Many of the classic macro bets(and blowups) involved major breaks in fixed currency regimes. Sometimes the big trade(or blowup) involved direct currency exposure. Other times it involved investments impacted by second order effects. Its possible that the big macro trades of the future will be more subtle, and play out over many years away from headlines before becoming obvious.
For the past few decades, global trade was getting generally more open. That is starting to reverse. The WTO dispute settlement mechanism will completely shut down next month because the Trump administration is blocking new appointments to the appellate body. Trump’s attitude is just an extreme manifestation of a global trend towards populism and trade conflict. At best, there will be a spaghetti bowl of bilateral agreements, instead of a large open multilateral trading system. Companies will need to dedicate more resources to supply chain strategy.
At the same time, emerging markets are starting to trade more with each other than with the developed world. Africa might become the world’s largest free trade area. China is attempting to facilitate more commodities trading without using the dollar. As China develops its own bond markets, it will invest less in US dollar based debt markets. As the world shifts to cleaner energy, oil producers will have fewer dollars to recycle into US capital markets. The relative importance of the US dollar and of major US companies is likely to decline.
Often policy changes have second order impacts on individual businesses because they alter competitive forces in their industries. Indeed its difficult to find an example of businesses that are completely immune to change in international trade policy.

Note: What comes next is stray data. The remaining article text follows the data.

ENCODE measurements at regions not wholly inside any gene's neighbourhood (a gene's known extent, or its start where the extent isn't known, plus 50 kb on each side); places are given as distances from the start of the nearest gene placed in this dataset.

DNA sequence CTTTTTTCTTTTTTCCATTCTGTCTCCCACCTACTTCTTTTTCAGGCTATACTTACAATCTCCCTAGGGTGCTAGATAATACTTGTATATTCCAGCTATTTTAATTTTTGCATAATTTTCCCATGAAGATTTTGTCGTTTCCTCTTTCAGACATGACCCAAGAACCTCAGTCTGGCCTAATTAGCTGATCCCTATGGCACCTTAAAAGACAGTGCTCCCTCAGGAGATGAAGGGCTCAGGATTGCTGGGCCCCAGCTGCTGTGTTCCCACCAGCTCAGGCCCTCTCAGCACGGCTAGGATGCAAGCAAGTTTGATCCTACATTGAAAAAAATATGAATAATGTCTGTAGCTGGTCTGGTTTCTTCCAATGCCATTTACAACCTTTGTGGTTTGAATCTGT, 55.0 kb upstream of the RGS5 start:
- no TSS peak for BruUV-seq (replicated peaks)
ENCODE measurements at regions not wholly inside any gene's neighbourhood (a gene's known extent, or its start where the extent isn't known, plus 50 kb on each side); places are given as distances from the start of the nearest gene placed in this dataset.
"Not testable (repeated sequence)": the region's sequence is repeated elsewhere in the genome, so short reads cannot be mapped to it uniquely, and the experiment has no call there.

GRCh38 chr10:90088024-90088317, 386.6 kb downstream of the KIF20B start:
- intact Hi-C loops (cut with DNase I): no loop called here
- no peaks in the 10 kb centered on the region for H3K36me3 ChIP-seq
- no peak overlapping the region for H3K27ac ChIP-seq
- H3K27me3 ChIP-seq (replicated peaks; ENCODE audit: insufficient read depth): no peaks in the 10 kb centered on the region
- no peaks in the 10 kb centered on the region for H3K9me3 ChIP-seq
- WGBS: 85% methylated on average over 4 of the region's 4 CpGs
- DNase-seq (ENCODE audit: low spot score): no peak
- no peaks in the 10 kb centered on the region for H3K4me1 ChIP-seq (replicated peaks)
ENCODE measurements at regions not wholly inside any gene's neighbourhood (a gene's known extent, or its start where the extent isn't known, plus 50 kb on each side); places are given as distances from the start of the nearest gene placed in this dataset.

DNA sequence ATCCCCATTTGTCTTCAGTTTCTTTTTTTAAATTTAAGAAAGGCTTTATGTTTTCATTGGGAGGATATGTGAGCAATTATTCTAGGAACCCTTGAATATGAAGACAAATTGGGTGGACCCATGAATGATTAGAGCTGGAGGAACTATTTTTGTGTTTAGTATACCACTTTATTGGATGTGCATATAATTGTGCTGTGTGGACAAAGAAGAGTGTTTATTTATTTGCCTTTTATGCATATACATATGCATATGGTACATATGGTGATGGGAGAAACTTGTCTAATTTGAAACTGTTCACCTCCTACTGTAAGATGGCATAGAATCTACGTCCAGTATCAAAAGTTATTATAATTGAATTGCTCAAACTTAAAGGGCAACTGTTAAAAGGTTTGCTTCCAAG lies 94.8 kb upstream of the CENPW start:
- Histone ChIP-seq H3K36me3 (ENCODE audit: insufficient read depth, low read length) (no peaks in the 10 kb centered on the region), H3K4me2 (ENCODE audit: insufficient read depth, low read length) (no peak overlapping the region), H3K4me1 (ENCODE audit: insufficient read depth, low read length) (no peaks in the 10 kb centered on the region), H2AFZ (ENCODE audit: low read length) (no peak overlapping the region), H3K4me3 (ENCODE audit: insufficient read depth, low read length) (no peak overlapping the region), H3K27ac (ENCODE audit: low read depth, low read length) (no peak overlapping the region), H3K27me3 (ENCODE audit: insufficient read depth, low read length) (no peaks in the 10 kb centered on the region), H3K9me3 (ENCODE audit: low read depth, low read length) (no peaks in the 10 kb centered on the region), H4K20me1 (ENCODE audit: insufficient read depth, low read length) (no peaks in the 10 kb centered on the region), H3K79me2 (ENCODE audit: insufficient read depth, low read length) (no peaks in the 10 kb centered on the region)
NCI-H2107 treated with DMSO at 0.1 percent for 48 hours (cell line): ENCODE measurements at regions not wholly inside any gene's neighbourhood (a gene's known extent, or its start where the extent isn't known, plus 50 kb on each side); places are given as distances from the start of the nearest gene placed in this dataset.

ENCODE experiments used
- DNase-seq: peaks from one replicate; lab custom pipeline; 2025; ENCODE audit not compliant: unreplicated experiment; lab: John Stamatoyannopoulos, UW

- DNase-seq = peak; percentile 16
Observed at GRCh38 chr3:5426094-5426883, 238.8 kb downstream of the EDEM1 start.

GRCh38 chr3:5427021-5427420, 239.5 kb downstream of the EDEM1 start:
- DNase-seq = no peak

Reality and narratives change at different paces. Narrative changes alter capital flows ultimately impacting valuations.
Here are some other speculations on what shocks or regime shifts might occur:
- I don’t have a strong view on inflation, but do find it concerning how few S&P 500 companies will do well if we encounter high inflation. Its commonly accepted wisdom that low inflation will continue. Yet most analysts are only considered demand driven inflation, and ignoring possible supply side shocks. There has been little investment in new production capacity for many key over the past decade. Note the conspicuous absence of resource companies in the top holdings of any indices. More insidiously, if certain prominent venture funded startups shifted from growth mode to harvest mode, and suddenly needed to make money, they would be forced to raise prices, impacting consumers directly (See: Cheap Stuff and Cheap Capital) . Alternatively, if we face deflation, then debt burdens on over leveraged companies and consumers will be a much greater drag on growth.
- If negative interest rates continue, they’ll force banks and insurance companies to find new business models, or slowly perish. If negative interest rates reverse, it will be a shock to a lot of overleveraged companies
- Pension funds are a looming disaster in many western countries. The government will overreact somehow when it becomes a social issue.
- Many investors, including pension funds, have rushed into illiquid alternatives such as private equity in search of higher returns. It is likely that those investments will fail to deliver the expected returns, and worse yet, they might be illiquid for longer than expected.
- ETFs have grown from obscure backwater to the default investment option for both institutional and retail. Many ETFS are invested in illiquid assets- creating the potential for a unique type of death spiral. The SEC recently made some changes to its filing requirements which might make it easier to preemptively find which ETFs are most vulnerable.